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VERIFY: Separating fact and fiction about vaccines and COVID-19

World-renowned expert Dr. Peter Hotez debunks vaccine myths as polling suggests half of Americans would not get a COVID-19 vaccine if and when available.

HOUSTON — There's growing optimism a coronavirus vaccine could be developed and approved by the Food and Drug Administration by the end of 2020 or early 2021. But recent polling shows only half of Americans would be willing to get a COVID-19 vaccine if and when it's available. 

Experts say those polls are due to very active vaccine misinformation campaigns across the country especially here in Texas. 

Below are series of claims we Verified with our source infectious disease and vaccine expert Dr. Peter Hotez at Baylor College of Medicine.

Claim 1: As soon as a vaccine is developed and distributed the pandemic ends? 

"That's false, definitely not true," said Hotez. "It will take time to roll it out and some will work better than others, some may reduce severity of illness instead of preventing infection."

Claim 2: Immunity via vaccine is better than natural immunity?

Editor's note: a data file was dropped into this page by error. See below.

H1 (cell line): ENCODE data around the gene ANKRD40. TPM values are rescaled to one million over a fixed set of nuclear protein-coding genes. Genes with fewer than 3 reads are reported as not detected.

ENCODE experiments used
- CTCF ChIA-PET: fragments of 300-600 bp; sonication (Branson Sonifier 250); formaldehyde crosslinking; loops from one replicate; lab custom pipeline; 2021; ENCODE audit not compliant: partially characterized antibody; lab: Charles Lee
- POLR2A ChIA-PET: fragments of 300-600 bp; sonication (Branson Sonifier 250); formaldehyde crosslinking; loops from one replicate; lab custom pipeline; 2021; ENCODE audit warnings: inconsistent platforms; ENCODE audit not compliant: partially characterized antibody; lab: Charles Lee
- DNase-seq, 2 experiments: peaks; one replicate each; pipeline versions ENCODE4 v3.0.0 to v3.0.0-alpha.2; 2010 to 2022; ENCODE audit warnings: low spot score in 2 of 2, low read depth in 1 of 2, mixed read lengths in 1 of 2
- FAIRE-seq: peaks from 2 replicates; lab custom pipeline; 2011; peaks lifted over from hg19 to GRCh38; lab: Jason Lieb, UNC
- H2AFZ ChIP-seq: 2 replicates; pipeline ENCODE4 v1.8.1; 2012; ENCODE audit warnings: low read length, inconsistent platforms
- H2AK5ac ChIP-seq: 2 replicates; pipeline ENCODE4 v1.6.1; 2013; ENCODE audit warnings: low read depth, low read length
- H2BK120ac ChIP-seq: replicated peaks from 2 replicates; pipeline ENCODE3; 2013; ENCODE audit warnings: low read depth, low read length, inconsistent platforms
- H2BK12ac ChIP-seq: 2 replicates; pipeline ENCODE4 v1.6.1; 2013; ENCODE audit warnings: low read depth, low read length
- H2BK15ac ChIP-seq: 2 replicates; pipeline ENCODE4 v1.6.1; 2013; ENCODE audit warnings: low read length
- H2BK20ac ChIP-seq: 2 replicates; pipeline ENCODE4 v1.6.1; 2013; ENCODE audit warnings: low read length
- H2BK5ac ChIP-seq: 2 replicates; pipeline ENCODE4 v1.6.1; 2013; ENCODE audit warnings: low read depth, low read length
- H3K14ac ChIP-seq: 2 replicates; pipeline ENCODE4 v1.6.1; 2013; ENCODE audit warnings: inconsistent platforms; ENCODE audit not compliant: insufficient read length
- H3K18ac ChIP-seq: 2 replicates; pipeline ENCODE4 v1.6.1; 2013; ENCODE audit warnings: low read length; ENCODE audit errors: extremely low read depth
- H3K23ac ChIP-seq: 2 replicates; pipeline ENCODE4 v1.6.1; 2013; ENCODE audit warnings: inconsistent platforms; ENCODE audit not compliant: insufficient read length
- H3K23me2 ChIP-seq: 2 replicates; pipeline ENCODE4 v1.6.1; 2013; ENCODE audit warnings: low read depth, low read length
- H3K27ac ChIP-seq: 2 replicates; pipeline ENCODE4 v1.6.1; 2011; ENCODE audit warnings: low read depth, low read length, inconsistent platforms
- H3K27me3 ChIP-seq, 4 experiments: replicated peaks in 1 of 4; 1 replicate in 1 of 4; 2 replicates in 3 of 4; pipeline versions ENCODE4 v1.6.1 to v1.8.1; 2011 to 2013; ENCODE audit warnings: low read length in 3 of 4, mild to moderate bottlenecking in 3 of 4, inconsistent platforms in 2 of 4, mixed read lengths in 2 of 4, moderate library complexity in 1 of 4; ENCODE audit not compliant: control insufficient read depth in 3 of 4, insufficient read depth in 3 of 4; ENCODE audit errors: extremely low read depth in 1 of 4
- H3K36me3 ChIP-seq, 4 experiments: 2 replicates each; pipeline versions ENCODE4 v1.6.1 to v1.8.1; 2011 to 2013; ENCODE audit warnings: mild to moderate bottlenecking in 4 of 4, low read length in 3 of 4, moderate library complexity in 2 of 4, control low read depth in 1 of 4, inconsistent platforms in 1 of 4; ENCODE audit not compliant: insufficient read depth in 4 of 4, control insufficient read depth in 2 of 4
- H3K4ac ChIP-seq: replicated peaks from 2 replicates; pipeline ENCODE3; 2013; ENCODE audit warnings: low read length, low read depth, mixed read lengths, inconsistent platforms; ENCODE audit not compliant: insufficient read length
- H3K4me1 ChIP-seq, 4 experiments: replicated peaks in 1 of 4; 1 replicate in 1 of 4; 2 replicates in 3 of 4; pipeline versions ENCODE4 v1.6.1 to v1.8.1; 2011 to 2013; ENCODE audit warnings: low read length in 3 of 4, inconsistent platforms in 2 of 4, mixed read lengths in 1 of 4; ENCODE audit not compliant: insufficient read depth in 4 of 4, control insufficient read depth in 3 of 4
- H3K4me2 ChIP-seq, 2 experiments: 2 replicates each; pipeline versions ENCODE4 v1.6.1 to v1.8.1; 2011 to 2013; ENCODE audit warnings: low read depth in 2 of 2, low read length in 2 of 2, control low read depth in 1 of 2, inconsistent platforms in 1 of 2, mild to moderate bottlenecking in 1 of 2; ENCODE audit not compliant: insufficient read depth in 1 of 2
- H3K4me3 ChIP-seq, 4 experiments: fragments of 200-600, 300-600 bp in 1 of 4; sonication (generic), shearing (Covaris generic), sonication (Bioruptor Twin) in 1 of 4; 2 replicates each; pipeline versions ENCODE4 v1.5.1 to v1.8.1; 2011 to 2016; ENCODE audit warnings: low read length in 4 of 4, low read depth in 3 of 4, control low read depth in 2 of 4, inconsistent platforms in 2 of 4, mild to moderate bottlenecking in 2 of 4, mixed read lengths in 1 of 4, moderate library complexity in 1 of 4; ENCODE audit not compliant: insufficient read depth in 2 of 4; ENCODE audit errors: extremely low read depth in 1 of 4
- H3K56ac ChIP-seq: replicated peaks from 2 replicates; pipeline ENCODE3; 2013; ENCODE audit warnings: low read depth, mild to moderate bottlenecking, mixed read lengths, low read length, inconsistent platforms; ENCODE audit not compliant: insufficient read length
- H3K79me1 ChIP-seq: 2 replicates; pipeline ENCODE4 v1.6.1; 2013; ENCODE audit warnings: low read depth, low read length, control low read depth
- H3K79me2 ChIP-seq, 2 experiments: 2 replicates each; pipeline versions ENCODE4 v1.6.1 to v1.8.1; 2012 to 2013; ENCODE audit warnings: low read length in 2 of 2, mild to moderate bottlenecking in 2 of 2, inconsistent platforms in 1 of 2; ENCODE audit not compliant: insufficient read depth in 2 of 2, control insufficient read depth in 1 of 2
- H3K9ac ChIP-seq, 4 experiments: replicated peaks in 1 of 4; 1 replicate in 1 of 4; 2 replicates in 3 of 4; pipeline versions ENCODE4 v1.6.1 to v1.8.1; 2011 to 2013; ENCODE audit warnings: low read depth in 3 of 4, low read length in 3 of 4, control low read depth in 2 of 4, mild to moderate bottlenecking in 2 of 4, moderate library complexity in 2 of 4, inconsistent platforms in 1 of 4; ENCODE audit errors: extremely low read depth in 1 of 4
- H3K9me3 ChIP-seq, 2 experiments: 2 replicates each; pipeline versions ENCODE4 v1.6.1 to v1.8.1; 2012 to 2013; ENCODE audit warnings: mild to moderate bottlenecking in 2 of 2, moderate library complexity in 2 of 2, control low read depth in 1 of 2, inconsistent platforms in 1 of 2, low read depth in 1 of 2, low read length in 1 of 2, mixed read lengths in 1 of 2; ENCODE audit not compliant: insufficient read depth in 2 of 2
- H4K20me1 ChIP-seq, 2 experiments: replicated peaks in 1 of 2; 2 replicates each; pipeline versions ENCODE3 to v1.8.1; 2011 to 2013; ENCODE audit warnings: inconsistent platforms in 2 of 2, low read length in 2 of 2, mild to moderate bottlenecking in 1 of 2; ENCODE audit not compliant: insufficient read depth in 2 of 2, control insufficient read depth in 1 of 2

"It is unknown," said Hotez. "We don't know or fully understand the type of immunity that will come from the actual virus infection. We think it will cause long lasting immunity, but there may be instances where it doesn't."

Claim 3: The coronavirus vaccine will be a way to track the public? 

"That's false," said Hotez. "There's no truth to that. There's this crazy conspiracy theory on the Internet that me or Bill Gates are using the vaccine to plant tracking chips in people, and it's an outlandish conspiracy."

Claim 4: There is no need for vaccination since we live in a county where all these preventable diseases are prevalent in the U.S.?

"That's false," said Hotez. "These diseases can come back just like we had terrible measles epidemics last year. It was our worst year since the year 2000."

Claim 5: Vaccines are not 100 percent effective? 

"That's true," said Hotez. "Most are not 100 percent effective, but they're pretty good. So for instance one of the best vaccines we have is the measles vaccine. Two doses of the measles vaccine is 97% effective."

Claim 6: Vaccines cause infections?

"That's false," said Hotez. "Vaccines are designed to prevent the infection. There's no evidence that it causes the infection."

Claim 7: Vaccines cause autism? 

"All of that is proven to be false," said Hotez. "There's no link. We know what causes autism, there's at least 105 genes involved in early fetal brain development."

Claim 8: A person is immune to the virus right after vaccination? 

"That's false," said Hotez. "It usually takes a week or two to develop an immune response."

Claim 9: Vaccines are safe and effective? 

"That's true," said Hotez. "Any vaccine licensed by the FDA has to be proven to work and it has to be proven to be safe."